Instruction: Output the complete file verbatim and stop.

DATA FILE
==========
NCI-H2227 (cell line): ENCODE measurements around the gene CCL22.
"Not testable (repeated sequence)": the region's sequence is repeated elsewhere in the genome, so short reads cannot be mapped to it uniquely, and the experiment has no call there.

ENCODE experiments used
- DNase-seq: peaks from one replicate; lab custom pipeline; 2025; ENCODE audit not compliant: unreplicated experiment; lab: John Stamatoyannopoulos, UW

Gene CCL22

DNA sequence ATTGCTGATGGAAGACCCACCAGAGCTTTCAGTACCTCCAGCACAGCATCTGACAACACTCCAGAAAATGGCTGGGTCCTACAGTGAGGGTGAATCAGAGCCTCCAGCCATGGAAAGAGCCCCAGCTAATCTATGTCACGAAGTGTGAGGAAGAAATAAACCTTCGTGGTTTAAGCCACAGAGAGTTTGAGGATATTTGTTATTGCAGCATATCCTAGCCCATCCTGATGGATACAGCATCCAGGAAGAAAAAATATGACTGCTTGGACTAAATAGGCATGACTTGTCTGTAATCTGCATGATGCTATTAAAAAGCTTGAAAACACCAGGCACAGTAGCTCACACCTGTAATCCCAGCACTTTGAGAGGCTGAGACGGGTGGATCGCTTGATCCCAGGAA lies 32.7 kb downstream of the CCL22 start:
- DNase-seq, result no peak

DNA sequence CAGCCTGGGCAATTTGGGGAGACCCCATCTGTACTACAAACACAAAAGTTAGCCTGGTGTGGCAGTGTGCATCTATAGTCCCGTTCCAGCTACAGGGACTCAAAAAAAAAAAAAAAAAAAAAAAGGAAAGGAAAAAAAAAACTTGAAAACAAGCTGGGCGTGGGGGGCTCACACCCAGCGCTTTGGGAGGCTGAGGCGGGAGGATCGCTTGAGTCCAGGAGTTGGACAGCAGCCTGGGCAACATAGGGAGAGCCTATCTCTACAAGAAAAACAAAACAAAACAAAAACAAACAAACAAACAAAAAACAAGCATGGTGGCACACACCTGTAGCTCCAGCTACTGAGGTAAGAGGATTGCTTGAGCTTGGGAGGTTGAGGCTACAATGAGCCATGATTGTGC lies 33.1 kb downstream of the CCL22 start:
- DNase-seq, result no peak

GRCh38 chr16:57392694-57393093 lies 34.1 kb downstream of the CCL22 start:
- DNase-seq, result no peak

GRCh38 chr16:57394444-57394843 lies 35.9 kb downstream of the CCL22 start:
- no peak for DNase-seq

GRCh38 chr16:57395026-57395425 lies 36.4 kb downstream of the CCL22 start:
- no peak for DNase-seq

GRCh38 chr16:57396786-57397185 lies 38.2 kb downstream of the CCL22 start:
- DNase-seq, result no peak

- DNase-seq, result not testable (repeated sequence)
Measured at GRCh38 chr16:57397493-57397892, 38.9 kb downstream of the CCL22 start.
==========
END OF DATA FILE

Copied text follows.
NCI-H2227 (cell line): ENCODE measurements around the gene CCL22.
"Not testable (repeated sequence)": the region's sequence is repeated elsewhere in the genome, so short reads cannot be mapped to it uniquely, and the experiment has no call there.

ENCODE experiments used
- DNase-seq: peaks from one replicate; lab custom pipeline; 2025; ENCODE audit not compliant: unreplicated experiment; lab: John Stamatoyannopoulos, UW

Gene CCL22

DNA sequence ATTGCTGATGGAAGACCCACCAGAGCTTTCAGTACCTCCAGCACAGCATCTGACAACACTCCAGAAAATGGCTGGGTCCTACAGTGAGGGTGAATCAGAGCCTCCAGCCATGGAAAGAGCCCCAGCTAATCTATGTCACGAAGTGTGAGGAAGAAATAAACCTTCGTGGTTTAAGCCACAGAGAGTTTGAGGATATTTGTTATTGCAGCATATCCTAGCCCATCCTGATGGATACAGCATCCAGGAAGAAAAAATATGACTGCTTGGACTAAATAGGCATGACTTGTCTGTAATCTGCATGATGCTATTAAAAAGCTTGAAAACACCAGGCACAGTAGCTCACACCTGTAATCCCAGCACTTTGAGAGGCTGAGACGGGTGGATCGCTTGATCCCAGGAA lies 32.7 kb downstream of the CCL22 start:
- DNase-seq, result no peak

DNA sequence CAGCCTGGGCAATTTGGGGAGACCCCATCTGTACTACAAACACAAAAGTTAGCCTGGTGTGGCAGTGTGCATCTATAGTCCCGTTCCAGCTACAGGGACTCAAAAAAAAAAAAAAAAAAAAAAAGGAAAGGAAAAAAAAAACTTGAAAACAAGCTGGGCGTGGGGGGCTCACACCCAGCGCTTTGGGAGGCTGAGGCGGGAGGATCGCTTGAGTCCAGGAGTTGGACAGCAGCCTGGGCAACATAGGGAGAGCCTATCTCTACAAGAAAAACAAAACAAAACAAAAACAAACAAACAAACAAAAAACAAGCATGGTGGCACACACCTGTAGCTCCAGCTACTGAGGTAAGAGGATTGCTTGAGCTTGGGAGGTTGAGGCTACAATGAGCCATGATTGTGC lies 33.1 kb downstream of the CCL22 start:
- DNase-seq, result no peak

GRCh38 chr16:57392694-57393093 lies 34.1 kb downstream of the CCL22 start:
- DNase-seq, result no peak

GRCh38 chr16:57394444-57394843 lies 35.9 kb downstream of the CCL22 start:
- no peak for DNase-seq

GRCh38 chr16:57395026-57395425 lies 36.4 kb downstream of the CCL22 start:
- no peak for DNase-seq

GRCh38 chr16:57396786-57397185 lies 38.2 kb downstream of the CCL22 start:
- DNase-seq, result no peak

- DNase-seq, result not testable (repeated sequence)
Measured at GRCh38 chr16:57397493-57397892, 38.9 kb downstream of the CCL22 start.